The MG SV has been worked on for nine years by three different manufacturers. If time spent in development is directly proportional to the quality of the product, it ought to be the best car we’ve ever driven.
It began life with de Tomaso, went into production briefly as the Qvale Mangusta in 2000 but was hauled back into a darkened room when Qvale was bought by MG later that year.
Four years of concepts, rethinks and a total carbonfibre reskin followed; it was only last week that we finally found ourselves holding a set of MG keys, looking at an SV and an open road.
The temptation is to jump in, belt off and see just how good nine years of thought can make a car. But the SV is so arresting to look at that you can put the driving off for another 10 minutes just to walk around it. It looks exactly like what MG needs it to be; a hero car, festooned with outrageous details which can be toned down and echoed on MG’s humbler offerings.
When combined at full volume on one car, the result is monstrously aggressive and quite unlike anything else on the road. But you could never describe it as pretty and, prompted for specific criticisms, we’d identify the amount of air in the wheelarches, which seems to shrink the 18-inch OZ rims, and the very un-sports car-like gap between the ground and the front air dam.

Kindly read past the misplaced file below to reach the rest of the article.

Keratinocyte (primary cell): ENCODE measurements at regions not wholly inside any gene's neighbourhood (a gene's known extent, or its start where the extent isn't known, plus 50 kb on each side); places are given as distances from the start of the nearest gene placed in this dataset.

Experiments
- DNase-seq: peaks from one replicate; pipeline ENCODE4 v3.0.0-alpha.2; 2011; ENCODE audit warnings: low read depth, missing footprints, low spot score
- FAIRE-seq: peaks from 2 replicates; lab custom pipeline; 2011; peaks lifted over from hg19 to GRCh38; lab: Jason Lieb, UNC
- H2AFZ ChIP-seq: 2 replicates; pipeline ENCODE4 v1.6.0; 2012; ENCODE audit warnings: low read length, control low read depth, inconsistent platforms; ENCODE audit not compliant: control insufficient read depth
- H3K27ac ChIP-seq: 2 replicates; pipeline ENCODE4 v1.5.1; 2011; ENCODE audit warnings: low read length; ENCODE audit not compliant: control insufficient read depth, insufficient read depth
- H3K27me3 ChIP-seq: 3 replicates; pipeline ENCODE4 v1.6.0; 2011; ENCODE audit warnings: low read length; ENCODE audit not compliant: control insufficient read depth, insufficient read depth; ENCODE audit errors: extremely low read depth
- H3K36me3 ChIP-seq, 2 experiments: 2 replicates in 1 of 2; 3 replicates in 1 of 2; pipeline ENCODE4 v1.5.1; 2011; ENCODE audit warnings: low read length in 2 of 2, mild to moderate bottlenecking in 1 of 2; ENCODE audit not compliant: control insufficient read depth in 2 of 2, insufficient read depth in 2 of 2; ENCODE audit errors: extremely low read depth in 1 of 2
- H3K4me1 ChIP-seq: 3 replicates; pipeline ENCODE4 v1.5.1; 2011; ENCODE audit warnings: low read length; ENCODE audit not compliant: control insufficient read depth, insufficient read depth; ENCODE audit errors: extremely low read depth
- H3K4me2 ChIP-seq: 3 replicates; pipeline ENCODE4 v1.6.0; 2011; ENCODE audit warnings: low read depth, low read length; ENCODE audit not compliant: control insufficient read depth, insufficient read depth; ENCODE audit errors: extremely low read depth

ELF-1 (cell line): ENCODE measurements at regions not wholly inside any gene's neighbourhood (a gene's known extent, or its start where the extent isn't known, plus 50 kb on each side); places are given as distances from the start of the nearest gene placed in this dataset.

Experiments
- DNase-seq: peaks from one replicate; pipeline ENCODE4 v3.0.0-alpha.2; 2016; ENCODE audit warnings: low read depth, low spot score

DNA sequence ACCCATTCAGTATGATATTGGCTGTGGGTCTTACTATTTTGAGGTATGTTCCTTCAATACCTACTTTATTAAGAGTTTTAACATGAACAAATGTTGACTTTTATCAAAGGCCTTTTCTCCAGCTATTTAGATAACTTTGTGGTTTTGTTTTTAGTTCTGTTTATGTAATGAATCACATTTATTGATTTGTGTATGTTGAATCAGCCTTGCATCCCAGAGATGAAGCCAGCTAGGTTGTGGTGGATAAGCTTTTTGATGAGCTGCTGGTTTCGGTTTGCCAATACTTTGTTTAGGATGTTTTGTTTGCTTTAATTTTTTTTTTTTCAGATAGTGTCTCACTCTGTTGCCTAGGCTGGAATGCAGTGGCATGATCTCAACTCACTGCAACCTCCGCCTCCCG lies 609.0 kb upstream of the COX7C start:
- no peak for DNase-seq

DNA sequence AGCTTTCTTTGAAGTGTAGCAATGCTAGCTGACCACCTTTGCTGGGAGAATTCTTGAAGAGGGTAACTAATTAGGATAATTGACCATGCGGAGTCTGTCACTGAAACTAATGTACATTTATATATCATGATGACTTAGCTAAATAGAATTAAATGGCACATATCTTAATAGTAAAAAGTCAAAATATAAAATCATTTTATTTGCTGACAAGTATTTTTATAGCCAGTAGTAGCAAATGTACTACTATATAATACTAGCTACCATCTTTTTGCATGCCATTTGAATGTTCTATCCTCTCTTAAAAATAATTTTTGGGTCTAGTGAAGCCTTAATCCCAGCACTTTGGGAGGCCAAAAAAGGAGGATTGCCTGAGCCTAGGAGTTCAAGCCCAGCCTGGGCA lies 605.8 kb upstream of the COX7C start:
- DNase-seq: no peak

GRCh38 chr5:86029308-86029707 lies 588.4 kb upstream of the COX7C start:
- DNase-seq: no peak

The mad detailing distracts your attention from the SV’s very conventional three-box profile and a roofline which, at 1320mm, is only a little lower than a BMW M3’s; the sports and supercars it’s aimed at sit at least 100mm lower still.
You can get in and out easily, and there’s masses of headroom, light and visibility, but the driving environment is a bit saloon-like and can’t match the drama of the exterior.
The windscreen and dash are both very upright, and the excellent Recaro chairs adjust commendably low, but leave you with no view of the long prow. An electric seat-height adjuster raises the chair should you be sitting too low, but it lifts only the rear end of the seat, to tip you towards the dash.
And you may be surprised to find racing harnesses to strap you in place, part-compensation for the absence of any airbags. The dials and dash aren’t exactly 85 grand’s worth to look at either, and the interior build quality is the usual low-volume Brit sports car stuff, despite much of the SV being made in Italy.
There are flashes of perfection in the shutlines between the doorsills and the dash and the exposed carbonfibre panels, and the surface of the body is impressively smooth. But there are terrible lapses, too, not to mention the all-pervading smell of glue. But there’s little point comparing the build quality of cars like the MG and TVR with Porsches; the former could produce several new models each with the interior budget of the new 997.
The MG’s failing is that, unlike a TVR, it doesn’t do anything sufficiently exciting inside. It also suffers from the inheritance of the drop-top Mangusta; the area behind the seats where the roof once went is now a reasonable luggage area, but the worryingly small 56-litre fuel tank and battery leave only a couple of awkward spaces under the bootlid.
The SV’s all-alloy Ford quad-cam V8 is available in two strengths. Both are built by tuner Sean Hyland in Canada; the SV produces 320bhp and 301lb ft and the R, tested here and bored-out to 5.0-litres, makes 385bhp at 6000rpm and 375lb ft of torque at 4750rpm.